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Science Breakthroughs of 2015: Dwarf Planets

December 28, 2015

Science Breakthroughs of 2015: The larger planets may get more publicity, but the solar system’s smaller planetary bodies harbor just as many surprises.

Transcript

Ahuna Mons Lone_conical_mountain_on_Ceres_from_HAMO NASA's Dawn spacecraft spotted this tall, conical mountain on Ceres from a distance of 915 miles

A bright spot on Ahuna Mons, Ceres, as photographed by NASA’s Dawn spacecraft. (NASA/JPL-Caltech/UCLA/MPS/DLR/IDA, via Wikipedia)

BOB HIRSHON (host):

Small planets in the limelight. I’m Bob Hirshon and this is Science Update.

This week, we’re counting down to the new year with the top science stories of 2015, according to the editors of Science magazine. Today: Dwarf planets. Larger planets like Mars tend to monopolize the media’s attention. But this year, NASA’s missions to tiny Pluto, in the Kuiper belt, and Ceres, in the asteroid belt, re-focused the spotlight onto smaller members of our solar system. Henry Throop is a senior scientist with the Planetary Science Institute.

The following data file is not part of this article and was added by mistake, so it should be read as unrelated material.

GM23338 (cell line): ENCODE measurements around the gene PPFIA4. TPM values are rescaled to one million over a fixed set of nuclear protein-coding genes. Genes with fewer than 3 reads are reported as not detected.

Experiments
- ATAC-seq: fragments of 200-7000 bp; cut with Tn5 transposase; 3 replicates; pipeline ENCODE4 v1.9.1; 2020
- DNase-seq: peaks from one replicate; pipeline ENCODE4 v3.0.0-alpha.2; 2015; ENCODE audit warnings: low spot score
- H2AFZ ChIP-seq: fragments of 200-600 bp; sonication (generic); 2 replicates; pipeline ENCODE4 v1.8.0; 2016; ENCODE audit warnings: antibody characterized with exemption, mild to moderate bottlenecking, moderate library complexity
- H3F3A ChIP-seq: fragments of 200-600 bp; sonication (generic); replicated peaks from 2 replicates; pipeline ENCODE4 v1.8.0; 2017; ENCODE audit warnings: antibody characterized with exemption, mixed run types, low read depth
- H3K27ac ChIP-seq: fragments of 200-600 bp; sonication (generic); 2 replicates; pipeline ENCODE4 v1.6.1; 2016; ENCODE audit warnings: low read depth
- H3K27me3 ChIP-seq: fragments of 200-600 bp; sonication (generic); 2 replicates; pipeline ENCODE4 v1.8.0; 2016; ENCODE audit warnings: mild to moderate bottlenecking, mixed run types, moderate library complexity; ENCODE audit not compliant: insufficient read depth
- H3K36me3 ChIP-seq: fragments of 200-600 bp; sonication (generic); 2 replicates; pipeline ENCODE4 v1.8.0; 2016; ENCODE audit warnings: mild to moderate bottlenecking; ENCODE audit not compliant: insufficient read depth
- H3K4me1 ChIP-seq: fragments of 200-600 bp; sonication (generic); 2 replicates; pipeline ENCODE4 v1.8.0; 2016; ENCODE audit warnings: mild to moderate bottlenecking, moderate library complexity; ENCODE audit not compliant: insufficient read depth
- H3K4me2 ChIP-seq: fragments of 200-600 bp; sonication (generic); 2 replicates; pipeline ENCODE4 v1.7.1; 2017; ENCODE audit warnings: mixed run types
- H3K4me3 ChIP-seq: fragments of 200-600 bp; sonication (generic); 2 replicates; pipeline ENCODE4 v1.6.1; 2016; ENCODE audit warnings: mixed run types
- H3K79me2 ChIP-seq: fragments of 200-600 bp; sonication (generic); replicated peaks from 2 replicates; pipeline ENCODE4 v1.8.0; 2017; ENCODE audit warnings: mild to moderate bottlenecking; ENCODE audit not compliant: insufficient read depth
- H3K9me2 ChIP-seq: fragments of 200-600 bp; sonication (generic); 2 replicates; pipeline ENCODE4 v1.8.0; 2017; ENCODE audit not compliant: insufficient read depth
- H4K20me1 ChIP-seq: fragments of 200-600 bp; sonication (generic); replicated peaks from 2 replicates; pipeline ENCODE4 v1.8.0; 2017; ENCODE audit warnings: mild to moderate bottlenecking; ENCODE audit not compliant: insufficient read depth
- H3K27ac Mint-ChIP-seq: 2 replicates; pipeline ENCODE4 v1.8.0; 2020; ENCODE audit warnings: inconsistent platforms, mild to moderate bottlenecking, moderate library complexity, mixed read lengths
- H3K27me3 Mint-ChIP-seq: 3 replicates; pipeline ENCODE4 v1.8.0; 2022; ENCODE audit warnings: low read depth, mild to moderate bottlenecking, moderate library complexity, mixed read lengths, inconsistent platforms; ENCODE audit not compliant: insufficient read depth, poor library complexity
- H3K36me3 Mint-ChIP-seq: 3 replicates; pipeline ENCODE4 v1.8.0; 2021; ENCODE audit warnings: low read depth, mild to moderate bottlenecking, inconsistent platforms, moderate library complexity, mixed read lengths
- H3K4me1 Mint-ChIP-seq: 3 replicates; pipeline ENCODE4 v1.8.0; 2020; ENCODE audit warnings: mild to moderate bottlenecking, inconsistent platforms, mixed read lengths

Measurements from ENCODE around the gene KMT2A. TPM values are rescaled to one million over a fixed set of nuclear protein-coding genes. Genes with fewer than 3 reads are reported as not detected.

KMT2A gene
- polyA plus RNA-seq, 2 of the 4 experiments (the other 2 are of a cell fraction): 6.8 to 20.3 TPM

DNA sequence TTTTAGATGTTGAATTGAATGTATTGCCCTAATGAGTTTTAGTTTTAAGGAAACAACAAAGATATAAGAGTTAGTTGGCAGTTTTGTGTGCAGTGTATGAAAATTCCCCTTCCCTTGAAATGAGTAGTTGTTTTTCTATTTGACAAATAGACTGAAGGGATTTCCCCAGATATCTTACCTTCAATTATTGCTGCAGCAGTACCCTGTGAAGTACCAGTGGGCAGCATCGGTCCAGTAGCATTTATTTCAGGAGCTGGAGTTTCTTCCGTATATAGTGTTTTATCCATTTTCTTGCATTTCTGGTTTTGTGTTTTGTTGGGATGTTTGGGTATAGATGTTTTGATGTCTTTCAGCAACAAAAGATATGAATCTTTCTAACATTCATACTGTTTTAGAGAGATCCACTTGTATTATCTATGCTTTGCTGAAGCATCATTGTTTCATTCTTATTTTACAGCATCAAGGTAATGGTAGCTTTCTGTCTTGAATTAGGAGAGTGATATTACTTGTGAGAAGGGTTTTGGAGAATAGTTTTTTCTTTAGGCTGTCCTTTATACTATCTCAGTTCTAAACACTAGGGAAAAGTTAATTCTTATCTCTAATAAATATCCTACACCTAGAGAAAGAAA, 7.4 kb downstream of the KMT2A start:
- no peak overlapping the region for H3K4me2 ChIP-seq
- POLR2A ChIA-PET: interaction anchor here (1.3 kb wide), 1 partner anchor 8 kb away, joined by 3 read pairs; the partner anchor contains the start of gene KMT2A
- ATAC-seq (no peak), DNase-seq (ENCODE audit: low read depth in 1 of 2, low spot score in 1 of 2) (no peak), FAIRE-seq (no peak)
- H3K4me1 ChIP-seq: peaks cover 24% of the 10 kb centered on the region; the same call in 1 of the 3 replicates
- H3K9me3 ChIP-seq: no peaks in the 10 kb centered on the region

HENRY THROOP (Planetary Science Institute):

I think the real exciting thing here is that, even on these small bodies, they’re still active, you know, they’re not cold and dead; they’re dynamic and changing and interesting.

HIRSHON:

For instance, scientists documented bright spots on Ceres, indicating either icy volcanoes or gases escaping from below. And on Pluto: evidence of a young surface constantly re-shaped by flowing nitrogen ice. I’m Bob Hirshon, for AAAS, the science society.

NASA Vesta Ceres 784px-Dawn_Flight_Configuration_2

Artist’s depiction of the Dawn spacecraft between Vesta and Ceres in the asteroid belt. (NASA)